Snow biz: Revenues fell last year at the Winter Park ski resort. But more troubling to the corporation that runs the place might be the continued interest in its operations by Denver city auditor Don Mares. Though Denver has ceded day-to-day control of its mountain wonderland to the bluebloods at the Winter Park Recreational Association, the city's still the owner of record. And in a recent compliance audit, Mares's office raised questions about a variety of deals cut between the WPRA and the administration of Mayor Wellington Webb.
In her audit, auditor's office CPA Marie Tapp found that the WPRA was in compliance with the terms of its agreement with the city and had made its required annual payment to Denver--just over $2 million for fiscal year 1997. However, she also threw in a few other recommendations: that members of the WPRA board should file public financial disclosure statements; that the city and WPRA should rewrite their operating agreement, drafted in 1950 and amended six times since; and that the auditor should continue to audit the resort on a regular basis.
That last item is an especially sticky political wicket, since it's based on the concern that city parks boss B.J. Brooks (the Mercedes-driving Webb appointee known for shooting golf on city time) has a conflict. Not only does Brooks have a competing fiduciary responsibility to both the city and the resort (where she serves as a member of the board), notes Mares, but she also claims to be the only Denver official with the power to order an audit of Winter Park. Mares calls that a "cockamamy" assertion. "How in the world will we feel comfortable that any manager will ask for an audit--and that if the wrong answers come out, they will expose those to the public?" he asks.
The resort, meanwhile, isn't eager to expose much of anything. On October 19, WPRA general counsel William J. Baum, Jr. sent Tapp a letter thanking her for her interest--and rejecting every one of her recommendations.
The good news for the WPRA is that, as auditor, Mares has the power to complain but not the power to force compliance. The not-so-good news: Mares says he'll keep up the pressure, sending follow-up letters to the mayor and the city council and adding Winter Park to his regular schedule of audits despite the resort's insistence that he lacks the legal authority to do so.
"Unless they're hiding something, they have nothing to fear," says the auditor. "I would love to go to court over this issue."
And the hits just keep on coming: Big surprise that Keith Weinman decided to tell his story--or what passed as his story--on Channel 9 Monday night rather than on Channel 4, the station that finally let him go earlier this month after the morning business newsguy's second highly public arrest for domestic violence. The TV gig was just one of six jobs he juggled, Weinman told Erica Wilner, explaining his frantic state--not that he did anything to his wife, mind you, no matter what the police report might say. He loves her very much, Weinman added; the two are just very "passionate." But that last bout of rib-battering "passion" also finally cost Weinman his business-editor job at KOA radio, the Jacor powerhouse that had kept him on even after Weinman was charged with stalking his wife back in August 1997.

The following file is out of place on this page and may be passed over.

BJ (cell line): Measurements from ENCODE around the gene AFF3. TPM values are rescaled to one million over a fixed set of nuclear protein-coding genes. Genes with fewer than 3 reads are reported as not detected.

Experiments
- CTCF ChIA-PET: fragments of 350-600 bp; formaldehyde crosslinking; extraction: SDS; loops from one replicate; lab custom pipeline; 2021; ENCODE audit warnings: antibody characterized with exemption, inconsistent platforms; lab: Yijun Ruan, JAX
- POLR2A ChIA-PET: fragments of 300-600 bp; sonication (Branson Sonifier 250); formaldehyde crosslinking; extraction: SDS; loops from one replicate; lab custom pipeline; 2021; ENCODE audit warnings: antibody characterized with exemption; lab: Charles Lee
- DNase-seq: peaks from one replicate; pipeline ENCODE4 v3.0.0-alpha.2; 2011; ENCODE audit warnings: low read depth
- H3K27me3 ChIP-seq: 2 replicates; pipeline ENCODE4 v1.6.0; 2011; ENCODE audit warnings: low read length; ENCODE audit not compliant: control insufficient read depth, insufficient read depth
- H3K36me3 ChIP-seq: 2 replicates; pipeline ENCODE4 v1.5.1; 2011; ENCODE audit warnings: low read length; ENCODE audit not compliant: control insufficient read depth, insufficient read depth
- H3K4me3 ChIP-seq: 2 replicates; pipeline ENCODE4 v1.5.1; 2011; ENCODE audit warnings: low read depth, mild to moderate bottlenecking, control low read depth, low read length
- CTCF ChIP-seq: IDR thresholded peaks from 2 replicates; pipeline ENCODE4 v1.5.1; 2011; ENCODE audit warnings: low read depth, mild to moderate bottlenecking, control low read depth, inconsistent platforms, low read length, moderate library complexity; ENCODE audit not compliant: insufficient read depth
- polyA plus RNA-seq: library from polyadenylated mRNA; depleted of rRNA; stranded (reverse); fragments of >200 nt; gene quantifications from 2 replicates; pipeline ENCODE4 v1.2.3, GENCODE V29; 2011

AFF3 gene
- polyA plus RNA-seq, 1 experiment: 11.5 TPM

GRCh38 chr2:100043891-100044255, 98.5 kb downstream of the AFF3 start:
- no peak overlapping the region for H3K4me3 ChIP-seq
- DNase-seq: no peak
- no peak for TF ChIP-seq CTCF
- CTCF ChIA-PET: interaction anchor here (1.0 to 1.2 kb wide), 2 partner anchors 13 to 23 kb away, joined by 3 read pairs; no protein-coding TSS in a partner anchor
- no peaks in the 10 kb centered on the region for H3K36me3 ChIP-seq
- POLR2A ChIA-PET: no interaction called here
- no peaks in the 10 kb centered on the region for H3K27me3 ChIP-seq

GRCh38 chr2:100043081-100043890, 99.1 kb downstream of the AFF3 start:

There was plenty more domestic-violence discussion Tuesday up in Longmont, but this time the media figure at the center was Rocky Mountain News columnist Bill Johnson. He went on trial this week in Boulder County on charges of third-degree assault and negligent child abuse in connection with yet another "passionate" incident with his ex-wife, Carol Shirley, last December in front of their children. By noon Tuesday, the lawyers had just finished opening arguments. The Boulder prosecutor outlined the case as being about "a man's need to be in control," evidenced by Johnson yelling at his wife and slamming the door on her arm; Johnson's attorney agreed that "this was a marriage that dealt with power and control," although in his version, the wife used control to exert power. When Shirley decided to leave California with their two children in order to attend graduate school at the University of Colorado, he argued, she left Johnson two choices: stay in California or "give up his job" and move to Colorado. Luckily, Johnson was able to find a job at the News, his attorney said.
Actually, he was lucky to find that job twice. Shortly after Johnson initially accepted the plum, high-paying position of News cityside columnist, replacing the late Greg Lopez, he decided to stay in California. When he later changed his mind, the paper renewed its offer.
One of the potential jurors could have told Johnson's lawyer all about that. Longtime political reporter John Sanko had been called for jury duty in the case but was dismissed before opening arguments.
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